Employment contracts can limit legal troubles between employers and employees. These contracts can also list the responsibilities and duties of employees, define the employer-employee relationship, and other employment terms.
An employment contract may be:
- Written- a document agreement that lists important employment clauses.
- Oral- a spoken agreement, rather than written.
- Implied-a combination of both written and oral employment agreements.
- The most commonly used employment contracts are at-will employment contracts.
What Should I Include in My Employment Contract?
Employers can create their own employment agreements and may include whatever they feel is necessary or important. An employment contract can vary depending on the job position. An employment contract typically includes:
- Job title and description
- Start date and employee’s working schedule
- Salary or hourly wage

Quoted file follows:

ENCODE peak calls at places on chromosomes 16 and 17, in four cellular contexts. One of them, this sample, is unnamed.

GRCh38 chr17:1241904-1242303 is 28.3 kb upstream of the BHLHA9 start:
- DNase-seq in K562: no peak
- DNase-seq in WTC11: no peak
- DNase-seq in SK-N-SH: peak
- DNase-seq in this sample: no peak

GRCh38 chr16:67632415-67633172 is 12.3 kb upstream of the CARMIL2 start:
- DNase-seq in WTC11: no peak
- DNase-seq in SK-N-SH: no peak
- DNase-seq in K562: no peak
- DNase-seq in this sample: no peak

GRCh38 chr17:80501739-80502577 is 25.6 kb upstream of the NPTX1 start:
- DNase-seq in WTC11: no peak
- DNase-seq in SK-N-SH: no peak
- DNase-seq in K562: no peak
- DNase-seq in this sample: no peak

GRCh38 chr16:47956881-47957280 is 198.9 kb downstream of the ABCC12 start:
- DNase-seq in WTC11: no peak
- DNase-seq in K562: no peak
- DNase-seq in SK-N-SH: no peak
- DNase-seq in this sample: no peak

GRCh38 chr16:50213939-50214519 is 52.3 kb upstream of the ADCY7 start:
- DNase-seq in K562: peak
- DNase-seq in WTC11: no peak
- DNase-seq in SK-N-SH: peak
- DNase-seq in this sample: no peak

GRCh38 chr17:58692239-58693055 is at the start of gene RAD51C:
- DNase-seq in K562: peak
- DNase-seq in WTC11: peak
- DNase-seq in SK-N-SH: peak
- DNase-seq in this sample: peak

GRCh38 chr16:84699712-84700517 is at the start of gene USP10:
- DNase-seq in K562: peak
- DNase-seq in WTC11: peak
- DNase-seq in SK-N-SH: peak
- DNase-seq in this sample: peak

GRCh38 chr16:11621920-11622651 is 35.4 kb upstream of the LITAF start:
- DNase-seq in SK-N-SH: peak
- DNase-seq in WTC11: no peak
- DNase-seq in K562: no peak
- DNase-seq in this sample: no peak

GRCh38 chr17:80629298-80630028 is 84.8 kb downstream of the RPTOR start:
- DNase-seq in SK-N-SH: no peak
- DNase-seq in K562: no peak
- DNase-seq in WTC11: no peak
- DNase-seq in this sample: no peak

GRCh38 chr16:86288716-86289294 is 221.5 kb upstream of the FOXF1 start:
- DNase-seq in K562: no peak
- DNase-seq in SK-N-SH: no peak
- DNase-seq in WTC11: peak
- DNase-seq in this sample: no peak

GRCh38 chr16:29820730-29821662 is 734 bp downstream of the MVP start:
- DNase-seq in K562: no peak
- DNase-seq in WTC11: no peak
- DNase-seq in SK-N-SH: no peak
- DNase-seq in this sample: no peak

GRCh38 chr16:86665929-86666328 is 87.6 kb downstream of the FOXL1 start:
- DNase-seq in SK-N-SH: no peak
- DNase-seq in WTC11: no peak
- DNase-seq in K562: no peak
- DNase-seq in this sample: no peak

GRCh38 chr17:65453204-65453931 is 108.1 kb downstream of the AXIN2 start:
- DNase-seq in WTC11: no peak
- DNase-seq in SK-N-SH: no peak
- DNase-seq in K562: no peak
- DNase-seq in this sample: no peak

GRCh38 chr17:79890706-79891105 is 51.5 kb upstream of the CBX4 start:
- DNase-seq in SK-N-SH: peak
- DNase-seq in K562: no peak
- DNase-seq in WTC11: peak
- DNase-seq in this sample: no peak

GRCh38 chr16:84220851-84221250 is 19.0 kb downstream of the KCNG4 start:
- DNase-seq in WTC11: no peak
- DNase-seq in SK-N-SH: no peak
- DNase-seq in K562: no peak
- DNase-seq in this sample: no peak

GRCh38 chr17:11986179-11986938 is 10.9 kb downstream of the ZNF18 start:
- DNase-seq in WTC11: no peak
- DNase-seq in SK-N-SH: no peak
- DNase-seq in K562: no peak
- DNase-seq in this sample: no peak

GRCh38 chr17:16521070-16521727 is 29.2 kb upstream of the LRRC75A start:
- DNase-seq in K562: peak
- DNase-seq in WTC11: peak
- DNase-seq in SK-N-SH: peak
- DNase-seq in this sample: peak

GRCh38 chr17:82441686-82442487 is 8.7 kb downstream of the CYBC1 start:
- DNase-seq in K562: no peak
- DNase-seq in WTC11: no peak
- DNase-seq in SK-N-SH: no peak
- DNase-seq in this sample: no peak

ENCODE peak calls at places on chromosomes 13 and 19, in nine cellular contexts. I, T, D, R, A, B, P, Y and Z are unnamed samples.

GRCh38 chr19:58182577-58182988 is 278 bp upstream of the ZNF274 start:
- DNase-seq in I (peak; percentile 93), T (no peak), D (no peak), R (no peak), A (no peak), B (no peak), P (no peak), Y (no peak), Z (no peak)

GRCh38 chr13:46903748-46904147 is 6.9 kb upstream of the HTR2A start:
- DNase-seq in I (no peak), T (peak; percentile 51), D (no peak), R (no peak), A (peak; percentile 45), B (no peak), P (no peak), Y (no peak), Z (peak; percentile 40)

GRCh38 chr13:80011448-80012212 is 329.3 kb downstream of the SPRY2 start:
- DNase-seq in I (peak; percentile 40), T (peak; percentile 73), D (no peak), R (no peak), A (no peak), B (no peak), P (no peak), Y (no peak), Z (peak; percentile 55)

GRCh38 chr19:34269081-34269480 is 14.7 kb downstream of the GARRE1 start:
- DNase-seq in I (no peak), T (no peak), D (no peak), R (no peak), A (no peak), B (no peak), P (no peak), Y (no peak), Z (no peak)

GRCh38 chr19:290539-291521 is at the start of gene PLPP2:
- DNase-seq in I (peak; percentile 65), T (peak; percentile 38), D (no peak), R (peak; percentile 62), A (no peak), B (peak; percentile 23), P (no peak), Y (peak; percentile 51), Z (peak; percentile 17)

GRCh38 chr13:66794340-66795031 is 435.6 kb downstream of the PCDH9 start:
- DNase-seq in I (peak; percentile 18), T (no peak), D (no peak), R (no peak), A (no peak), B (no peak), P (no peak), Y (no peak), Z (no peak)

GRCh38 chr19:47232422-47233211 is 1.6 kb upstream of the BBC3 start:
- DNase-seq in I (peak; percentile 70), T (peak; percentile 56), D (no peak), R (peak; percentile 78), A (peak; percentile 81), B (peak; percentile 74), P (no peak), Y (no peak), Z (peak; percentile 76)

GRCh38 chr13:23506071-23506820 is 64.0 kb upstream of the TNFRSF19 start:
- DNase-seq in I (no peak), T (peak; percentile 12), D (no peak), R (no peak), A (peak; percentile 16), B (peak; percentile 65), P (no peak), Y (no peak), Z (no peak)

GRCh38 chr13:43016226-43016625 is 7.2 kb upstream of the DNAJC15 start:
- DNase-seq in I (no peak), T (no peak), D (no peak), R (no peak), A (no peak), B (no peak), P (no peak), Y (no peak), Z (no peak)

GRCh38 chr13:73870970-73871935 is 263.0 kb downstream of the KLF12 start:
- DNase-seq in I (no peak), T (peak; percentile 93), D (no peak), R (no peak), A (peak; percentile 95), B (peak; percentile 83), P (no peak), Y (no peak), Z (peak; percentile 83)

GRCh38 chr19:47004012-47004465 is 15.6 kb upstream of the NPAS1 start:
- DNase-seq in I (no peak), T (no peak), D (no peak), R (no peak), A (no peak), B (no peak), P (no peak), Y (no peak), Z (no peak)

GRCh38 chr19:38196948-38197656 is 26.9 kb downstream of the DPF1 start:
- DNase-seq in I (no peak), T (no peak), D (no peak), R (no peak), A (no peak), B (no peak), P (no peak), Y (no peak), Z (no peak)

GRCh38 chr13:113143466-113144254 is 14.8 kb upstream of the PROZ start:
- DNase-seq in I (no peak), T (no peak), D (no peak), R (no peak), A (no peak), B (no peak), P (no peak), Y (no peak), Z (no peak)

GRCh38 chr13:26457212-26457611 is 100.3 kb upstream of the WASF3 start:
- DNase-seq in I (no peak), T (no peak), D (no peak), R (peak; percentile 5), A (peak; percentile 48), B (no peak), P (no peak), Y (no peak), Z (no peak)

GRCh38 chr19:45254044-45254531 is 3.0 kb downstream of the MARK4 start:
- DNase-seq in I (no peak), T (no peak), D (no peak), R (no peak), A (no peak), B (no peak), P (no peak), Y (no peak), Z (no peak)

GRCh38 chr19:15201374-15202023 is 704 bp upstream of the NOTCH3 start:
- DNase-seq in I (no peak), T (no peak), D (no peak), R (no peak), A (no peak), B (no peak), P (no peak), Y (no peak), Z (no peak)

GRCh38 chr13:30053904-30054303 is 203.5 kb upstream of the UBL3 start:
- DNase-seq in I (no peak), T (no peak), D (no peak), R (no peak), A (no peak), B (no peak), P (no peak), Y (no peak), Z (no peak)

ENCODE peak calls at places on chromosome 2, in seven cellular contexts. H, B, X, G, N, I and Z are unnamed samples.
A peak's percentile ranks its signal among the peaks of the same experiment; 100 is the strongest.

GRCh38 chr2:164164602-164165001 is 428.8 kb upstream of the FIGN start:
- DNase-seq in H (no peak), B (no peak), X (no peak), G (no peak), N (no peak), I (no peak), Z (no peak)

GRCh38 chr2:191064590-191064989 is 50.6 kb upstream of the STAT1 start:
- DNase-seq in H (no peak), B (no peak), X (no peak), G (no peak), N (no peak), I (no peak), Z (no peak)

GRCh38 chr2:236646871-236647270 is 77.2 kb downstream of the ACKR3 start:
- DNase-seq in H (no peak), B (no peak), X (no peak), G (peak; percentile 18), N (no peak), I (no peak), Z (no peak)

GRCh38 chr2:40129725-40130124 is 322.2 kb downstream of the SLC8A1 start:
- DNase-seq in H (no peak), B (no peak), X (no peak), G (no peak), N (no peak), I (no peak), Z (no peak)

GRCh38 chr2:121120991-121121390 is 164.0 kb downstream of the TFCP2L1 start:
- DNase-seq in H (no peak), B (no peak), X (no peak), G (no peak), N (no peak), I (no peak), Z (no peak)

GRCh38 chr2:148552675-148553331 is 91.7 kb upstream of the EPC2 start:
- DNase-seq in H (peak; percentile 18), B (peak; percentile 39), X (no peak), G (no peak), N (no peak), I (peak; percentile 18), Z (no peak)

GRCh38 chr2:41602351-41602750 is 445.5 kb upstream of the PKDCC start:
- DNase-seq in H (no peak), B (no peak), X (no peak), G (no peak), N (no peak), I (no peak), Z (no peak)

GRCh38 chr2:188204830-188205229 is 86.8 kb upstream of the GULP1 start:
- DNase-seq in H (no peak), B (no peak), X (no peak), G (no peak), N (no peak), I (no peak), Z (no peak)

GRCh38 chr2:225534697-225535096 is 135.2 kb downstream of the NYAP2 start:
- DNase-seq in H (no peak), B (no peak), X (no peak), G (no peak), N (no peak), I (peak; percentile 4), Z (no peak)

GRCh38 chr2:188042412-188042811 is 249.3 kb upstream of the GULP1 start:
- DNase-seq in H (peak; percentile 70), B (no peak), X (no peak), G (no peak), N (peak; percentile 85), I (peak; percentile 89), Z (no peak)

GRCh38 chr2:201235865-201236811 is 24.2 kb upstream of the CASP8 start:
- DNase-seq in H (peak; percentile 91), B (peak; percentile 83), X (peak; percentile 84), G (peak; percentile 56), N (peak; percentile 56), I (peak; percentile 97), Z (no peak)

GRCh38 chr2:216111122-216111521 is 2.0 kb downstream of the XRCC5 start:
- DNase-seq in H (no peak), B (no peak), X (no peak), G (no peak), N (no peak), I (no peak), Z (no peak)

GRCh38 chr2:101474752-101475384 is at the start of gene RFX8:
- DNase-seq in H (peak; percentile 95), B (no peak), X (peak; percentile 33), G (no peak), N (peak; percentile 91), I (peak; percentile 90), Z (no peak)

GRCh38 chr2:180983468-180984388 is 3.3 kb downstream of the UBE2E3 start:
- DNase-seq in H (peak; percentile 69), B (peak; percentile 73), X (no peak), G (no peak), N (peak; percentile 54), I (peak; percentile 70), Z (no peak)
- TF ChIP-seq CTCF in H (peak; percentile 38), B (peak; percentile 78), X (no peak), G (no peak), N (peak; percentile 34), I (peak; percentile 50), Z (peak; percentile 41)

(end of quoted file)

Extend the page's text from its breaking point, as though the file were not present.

- Probationary period
- Vacation and holiday breaks
- Sickness or disability leave
- Disciplinary policies
- Non-compete and non-solicit clauses
- Confidentiality clauses
- Termination and notice clauses
Benefits of Using Employment Contracts
If employers encounter legal conflicts with employees, then the employment contract can be used as evidence in the following legal disputes:
Do I Need an Attorney for My Employment Contract Issue?
Yes. Consulting an attorney before signing or drafting an employment contract is helpful to ensure that you know what will be expected under the contract. An employment lawyer can also help negotiate terms that will benefit you and re-negotiate the contract if either party wishes to change the employment relationship.